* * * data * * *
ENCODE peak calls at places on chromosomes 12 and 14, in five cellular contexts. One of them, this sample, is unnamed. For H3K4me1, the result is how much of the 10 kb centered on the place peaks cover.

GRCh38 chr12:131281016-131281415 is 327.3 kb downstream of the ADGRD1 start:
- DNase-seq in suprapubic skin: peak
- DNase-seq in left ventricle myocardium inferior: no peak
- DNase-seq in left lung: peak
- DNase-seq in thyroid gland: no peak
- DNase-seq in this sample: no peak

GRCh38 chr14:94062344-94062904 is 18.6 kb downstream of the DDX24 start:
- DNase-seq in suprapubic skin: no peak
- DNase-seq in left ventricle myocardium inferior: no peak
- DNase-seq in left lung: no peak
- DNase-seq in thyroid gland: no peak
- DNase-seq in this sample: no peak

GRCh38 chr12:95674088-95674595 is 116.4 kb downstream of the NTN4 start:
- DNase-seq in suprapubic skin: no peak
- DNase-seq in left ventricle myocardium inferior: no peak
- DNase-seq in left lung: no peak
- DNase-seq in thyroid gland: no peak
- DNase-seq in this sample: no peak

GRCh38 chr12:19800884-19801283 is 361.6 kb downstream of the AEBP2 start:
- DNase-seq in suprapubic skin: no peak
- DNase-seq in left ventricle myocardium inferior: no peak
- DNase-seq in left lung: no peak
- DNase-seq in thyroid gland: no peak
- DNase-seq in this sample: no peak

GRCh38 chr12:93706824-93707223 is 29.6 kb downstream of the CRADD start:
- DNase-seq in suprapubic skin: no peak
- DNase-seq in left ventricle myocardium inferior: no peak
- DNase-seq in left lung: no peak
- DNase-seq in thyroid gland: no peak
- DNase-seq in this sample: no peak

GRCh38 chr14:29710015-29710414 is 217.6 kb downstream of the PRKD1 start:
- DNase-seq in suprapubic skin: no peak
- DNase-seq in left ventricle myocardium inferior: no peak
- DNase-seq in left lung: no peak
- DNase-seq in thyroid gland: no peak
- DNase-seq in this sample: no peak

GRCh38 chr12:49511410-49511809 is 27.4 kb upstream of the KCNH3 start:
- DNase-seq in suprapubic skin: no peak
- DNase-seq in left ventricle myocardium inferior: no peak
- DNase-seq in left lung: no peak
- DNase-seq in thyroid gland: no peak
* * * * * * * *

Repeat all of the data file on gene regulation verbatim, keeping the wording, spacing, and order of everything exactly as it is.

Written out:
ENCODE peak calls at places on chromosomes 12 and 14, in five cellular contexts. One of them, this sample, is unnamed. For H3K4me1, the result is how much of the 10 kb centered on the place peaks cover.

GRCh38 chr12:131281016-131281415 is 327.3 kb downstream of the ADGRD1 start:
- DNase-seq in suprapubic skin: peak
- DNase-seq in left ventricle myocardium inferior: no peak
- DNase-seq in left lung: peak
- DNase-seq in thyroid gland: no peak
- DNase-seq in this sample: no peak

GRCh38 chr14:94062344-94062904 is 18.6 kb downstream of the DDX24 start:
- DNase-seq in suprapubic skin: no peak
- DNase-seq in left ventricle myocardium inferior: no peak
- DNase-seq in left lung: no peak
- DNase-seq in thyroid gland: no peak
- DNase-seq in this sample: no peak

GRCh38 chr12:95674088-95674595 is 116.4 kb downstream of the NTN4 start:
- DNase-seq in suprapubic skin: no peak
- DNase-seq in left ventricle myocardium inferior: no peak
- DNase-seq in left lung: no peak
- DNase-seq in thyroid gland: no peak
- DNase-seq in this sample: no peak

GRCh38 chr12:19800884-19801283 is 361.6 kb downstream of the AEBP2 start:
- DNase-seq in suprapubic skin: no peak
- DNase-seq in left ventricle myocardium inferior: no peak
- DNase-seq in left lung: no peak
- DNase-seq in thyroid gland: no peak
- DNase-seq in this sample: no peak

GRCh38 chr12:93706824-93707223 is 29.6 kb downstream of the CRADD start:
- DNase-seq in suprapubic skin: no peak
- DNase-seq in left ventricle myocardium inferior: no peak
- DNase-seq in left lung: no peak
- DNase-seq in thyroid gland: no peak
- DNase-seq in this sample: no peak

GRCh38 chr14:29710015-29710414 is 217.6 kb downstream of the PRKD1 start:
- DNase-seq in suprapubic skin: no peak
- DNase-seq in left ventricle myocardium inferior: no peak
- DNase-seq in left lung: no peak
- DNase-seq in thyroid gland: no peak
- DNase-seq in this sample: no peak

GRCh38 chr12:49511410-49511809 is 27.4 kb upstream of the KCNH3 start:
- DNase-seq in suprapubic skin: no peak
- DNase-seq in left ventricle myocardium inferior: no peak
- DNase-seq in left lung: no peak
- DNase-seq in thyroid gland: no peak